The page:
(Tip: I used a stand mixer for this, and it makes all the difference in the world.)
8. When the syrup reaches 245 F, pour it into the egg whites in a thin stream, beating the whites at high speed the entire time. Keep beating on high for 1-2 minutes more, then reduce the speed to low and beat for another 3-4 minutes, until the resulting meringue is cooled.
9. Add the butter, 1 tablespoon at a time, until it is all incorporated. Wait a few seconds between tablespoons to be sure that the meringue is absorbing the butter. When you are done, the frosting may need to be refrigerated for 15-20 minutes to get it to spreading consistency.
(Tip: This frosting can be persnickety, so keep your eye on it! It may also get too soft while you’re working with it. If this happens, pop it back in the fridge for a few minutes to help it firm up.)
10. Once the cakes and filling are completely cool and the frosting is at a good spreading consistency, you’re ready to start assembling the cake. It’s best to assemble on the platter that you’ll be using to serve. Place one of the cakes on the platter, then level the top of the cake by slicing off any particularly high spots. Frost the top of the cake.
(Tip: To keep your platter clean, tuck strips of wax paper around bottom of the cake. Leave them there while you frost the cake, and remove them carefully before serving.)
11. Place about 1 cup of the frosting in a piping bag with a medium tip (or put it in a plastic bag and snip off the corner). Pipe a really thick line of frosting around the top rim of the cake. This works as a sort of dam to hold in the filling. Spoon the raspberry filling onto the top of the cake and spread it around the inside of the frosting dam.
12. Place the second cake on top of the first. Level the top, as before. Frost the entire cake with a thin layer of frosting. This is called a crumb coat because it catches any loose crumbs. Refrigerate the cake for 30 minutes.You’ll probably want to put the remaining frosting back in the refrigerator as well.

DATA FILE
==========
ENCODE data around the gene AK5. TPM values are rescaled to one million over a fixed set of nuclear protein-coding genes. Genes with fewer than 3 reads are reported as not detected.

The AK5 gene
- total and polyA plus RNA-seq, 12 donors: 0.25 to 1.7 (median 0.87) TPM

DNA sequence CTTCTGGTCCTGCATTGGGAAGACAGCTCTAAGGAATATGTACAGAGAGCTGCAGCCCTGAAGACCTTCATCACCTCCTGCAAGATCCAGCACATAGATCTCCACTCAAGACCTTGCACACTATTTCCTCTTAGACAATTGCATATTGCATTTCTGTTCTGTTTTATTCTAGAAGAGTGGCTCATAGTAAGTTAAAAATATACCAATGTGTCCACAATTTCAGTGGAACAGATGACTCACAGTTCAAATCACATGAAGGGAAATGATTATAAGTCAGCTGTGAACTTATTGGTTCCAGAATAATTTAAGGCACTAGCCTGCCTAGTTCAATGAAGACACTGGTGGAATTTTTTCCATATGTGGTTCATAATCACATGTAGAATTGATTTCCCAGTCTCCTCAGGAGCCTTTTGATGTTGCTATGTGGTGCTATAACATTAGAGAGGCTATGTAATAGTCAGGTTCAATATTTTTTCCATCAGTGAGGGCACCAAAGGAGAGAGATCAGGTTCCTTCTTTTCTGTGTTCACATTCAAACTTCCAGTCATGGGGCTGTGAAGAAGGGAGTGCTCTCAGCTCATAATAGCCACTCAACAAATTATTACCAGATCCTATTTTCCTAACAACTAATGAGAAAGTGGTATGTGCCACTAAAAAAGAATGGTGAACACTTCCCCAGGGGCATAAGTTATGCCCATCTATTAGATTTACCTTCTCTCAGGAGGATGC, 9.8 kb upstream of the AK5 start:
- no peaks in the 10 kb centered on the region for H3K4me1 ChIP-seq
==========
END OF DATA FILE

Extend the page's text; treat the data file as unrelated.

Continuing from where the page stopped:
(Tip: This is a good place to stop if you want to divide the recipe into two days. The cake is fine to sit overnight here, although you should cover it with plastic wrap. If you do decide to make the recipe over two days, I highly recommend dividing the frosting in two batches: make half the recipe the first day and the other half the second. The first batch will be enough for the frosting between the cake layers and the crumb coat. The second makes enough to put on the finishing coat of frosting and decorate the top.)
13. Get the frosting out about 10 minutes before you start the next step, so that it can warm up. You may need to stir it a bit to bring it back to spreading consistency. Frost the entire cake with the remaining icing, setting aside about 1/2 cup. Put your cake back in the refrigerator for 30 minutes to let the frosting set. Dye the remaining frosting the color that you want your bear to be.
14. Those of you with mad artistic skills can probably draw a Grateful Dead bear freehand. Not me! I found an image of the bear online, copied and pasted it into a Word document, and resized the image to fit the cake. Then, I cut out the bear, laid it on the cake, and used a toothpick to lightly trace the outline of the image into the frosting. I used chocolate frosting in a squeeze bag to go over the outline. Next, I filled in the lines with the remaining 1/2 cup of frosting. I’m not extremely coordinated, so I employed a combination of a knife and a toothpick to keep the frosting in the lines. Using the bear image as a guide, I went back and filled in the center lines, piping over the green frosting, and then reoutlined the bear. Finally (!!!), I dragged the toothpick through the green fur frosting to give it some texture. Disclaimer: A friend drew the half notes. I figured out how to draw the bear, but the notes were beyond my skill level.